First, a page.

What is real estate law?
From business endeavors to personal endeavors, our team is here to support your real estate journey every step of the way. Making the decision to purchase real estate can be one of the most expensive purchases in someone’s life – that’s why we are there to help guide you through the entire process. Outside of home buying and selling, we also handle business matters, landlord-tenant agreements and more. No matter what you’re looking to accomplish, we’re sure our lawyers will be able to help.
Real estate covers:
Real estate, or real property law, is defined by Black’s Law Dictionary as real property—land and anything growing on, attached to, or erected on it, excluding anything that may be severed without injury to the land. Real property law can involve real estate sales, purchase agreements, land contracts (such as easements), contracts for deed, real estate litigation, partition actions, commercial real estate issues, evictions, unlawful detainers, landlord/tenant matters, zoning and land use issues, mechanic’s liens, and residential and commercial leases, including recreational or hunting leases.
The object of civil law is to redress wrongdoing by seeking compensation or restitution. Unlike criminal matters, the wrongdoer (defendant) is not punished, and only suffers so much harm as is necessary to make good the wrong he or she has done to the victim (plaintiff).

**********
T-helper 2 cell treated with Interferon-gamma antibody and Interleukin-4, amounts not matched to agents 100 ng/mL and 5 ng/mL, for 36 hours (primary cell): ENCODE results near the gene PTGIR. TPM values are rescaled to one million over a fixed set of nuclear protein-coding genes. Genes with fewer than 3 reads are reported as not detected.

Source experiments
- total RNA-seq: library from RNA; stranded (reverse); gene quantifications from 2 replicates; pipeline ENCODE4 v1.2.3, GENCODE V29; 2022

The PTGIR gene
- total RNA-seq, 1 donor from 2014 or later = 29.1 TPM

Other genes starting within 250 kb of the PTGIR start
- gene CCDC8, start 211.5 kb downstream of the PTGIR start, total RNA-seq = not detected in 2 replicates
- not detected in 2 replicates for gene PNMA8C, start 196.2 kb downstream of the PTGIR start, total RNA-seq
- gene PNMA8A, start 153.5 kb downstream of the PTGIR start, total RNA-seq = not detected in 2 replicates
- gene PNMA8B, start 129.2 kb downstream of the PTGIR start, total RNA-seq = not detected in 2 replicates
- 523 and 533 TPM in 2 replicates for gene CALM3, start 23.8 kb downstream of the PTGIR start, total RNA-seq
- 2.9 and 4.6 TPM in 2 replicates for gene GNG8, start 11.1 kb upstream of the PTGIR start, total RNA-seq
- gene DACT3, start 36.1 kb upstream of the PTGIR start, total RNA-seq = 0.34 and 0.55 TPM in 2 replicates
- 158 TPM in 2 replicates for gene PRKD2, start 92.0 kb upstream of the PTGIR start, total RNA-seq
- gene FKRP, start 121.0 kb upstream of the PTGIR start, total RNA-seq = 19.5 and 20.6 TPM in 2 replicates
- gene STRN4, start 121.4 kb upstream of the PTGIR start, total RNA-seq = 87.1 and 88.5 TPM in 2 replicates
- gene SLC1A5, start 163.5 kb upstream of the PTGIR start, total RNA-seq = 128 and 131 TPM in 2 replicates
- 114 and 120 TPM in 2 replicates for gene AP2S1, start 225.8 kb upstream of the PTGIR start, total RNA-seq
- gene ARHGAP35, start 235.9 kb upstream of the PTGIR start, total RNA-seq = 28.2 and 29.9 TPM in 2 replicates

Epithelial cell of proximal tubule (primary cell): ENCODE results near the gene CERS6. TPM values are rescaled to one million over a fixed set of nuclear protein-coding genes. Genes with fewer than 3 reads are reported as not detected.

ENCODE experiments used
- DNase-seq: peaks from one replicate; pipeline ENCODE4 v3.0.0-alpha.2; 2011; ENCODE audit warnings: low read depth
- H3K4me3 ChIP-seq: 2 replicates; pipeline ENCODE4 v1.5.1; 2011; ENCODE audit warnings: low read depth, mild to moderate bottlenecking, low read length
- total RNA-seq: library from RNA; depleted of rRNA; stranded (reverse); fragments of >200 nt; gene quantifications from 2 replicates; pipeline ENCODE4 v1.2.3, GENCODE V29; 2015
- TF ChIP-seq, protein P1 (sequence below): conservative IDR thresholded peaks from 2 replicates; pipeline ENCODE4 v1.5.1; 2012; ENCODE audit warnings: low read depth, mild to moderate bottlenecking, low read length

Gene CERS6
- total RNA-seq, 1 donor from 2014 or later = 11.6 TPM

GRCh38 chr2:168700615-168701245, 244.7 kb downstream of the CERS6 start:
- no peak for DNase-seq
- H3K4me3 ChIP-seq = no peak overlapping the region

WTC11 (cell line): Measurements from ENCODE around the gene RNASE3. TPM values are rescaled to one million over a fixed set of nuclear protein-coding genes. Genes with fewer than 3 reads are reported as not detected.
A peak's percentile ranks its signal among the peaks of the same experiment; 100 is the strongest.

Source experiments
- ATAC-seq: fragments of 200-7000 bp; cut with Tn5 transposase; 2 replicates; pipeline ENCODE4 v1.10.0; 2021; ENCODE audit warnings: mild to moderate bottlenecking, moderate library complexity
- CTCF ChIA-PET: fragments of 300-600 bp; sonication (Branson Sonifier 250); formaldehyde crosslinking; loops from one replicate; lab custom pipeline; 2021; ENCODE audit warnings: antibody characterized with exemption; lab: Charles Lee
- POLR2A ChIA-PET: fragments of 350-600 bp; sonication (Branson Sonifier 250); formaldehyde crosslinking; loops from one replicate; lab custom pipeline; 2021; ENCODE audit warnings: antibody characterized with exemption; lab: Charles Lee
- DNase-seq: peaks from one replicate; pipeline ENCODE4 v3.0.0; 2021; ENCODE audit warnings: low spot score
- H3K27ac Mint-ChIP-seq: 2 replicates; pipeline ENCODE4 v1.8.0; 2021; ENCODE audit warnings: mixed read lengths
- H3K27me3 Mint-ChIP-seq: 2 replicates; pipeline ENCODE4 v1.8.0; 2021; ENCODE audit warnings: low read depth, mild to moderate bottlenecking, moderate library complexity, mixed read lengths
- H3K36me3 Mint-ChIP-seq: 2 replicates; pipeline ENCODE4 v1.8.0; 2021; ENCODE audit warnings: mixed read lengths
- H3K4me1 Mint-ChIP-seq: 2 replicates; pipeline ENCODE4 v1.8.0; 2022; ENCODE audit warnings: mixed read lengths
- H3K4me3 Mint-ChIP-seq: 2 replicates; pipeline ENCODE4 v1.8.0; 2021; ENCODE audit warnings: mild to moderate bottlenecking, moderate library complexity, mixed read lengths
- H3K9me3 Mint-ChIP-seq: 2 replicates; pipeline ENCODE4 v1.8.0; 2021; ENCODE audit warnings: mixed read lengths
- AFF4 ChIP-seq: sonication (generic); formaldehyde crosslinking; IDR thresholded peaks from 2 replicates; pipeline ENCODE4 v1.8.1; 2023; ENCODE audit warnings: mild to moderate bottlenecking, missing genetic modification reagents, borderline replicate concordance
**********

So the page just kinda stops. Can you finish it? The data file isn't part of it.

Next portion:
Civil litigation is a broad phrase in the legal system which addresses actions in either state or federal court to seek damages, usually monetary compensation, on behalf of the aggrieved party. Civil litigation can involve family law, divorce, custody, contract matters, real estate matters, probate, juvenile protection, construction litigation, debtor/creditor law, and judgment enforcement. Generally, the legal system refers to anything not pertaining to criminal matters as a civil matter.
Under most circumstances in civil litigation, the victim needs to show (has the burden of proving) that the wrongdoer is 51% or more liable (i.e., responsible) for the damages. This is called the “preponderance of the evidence,” and is a far lower burden of proof than in a criminal case, where the prosecution has to prove a defendant’s guilt “beyond a reasonable doubt.”
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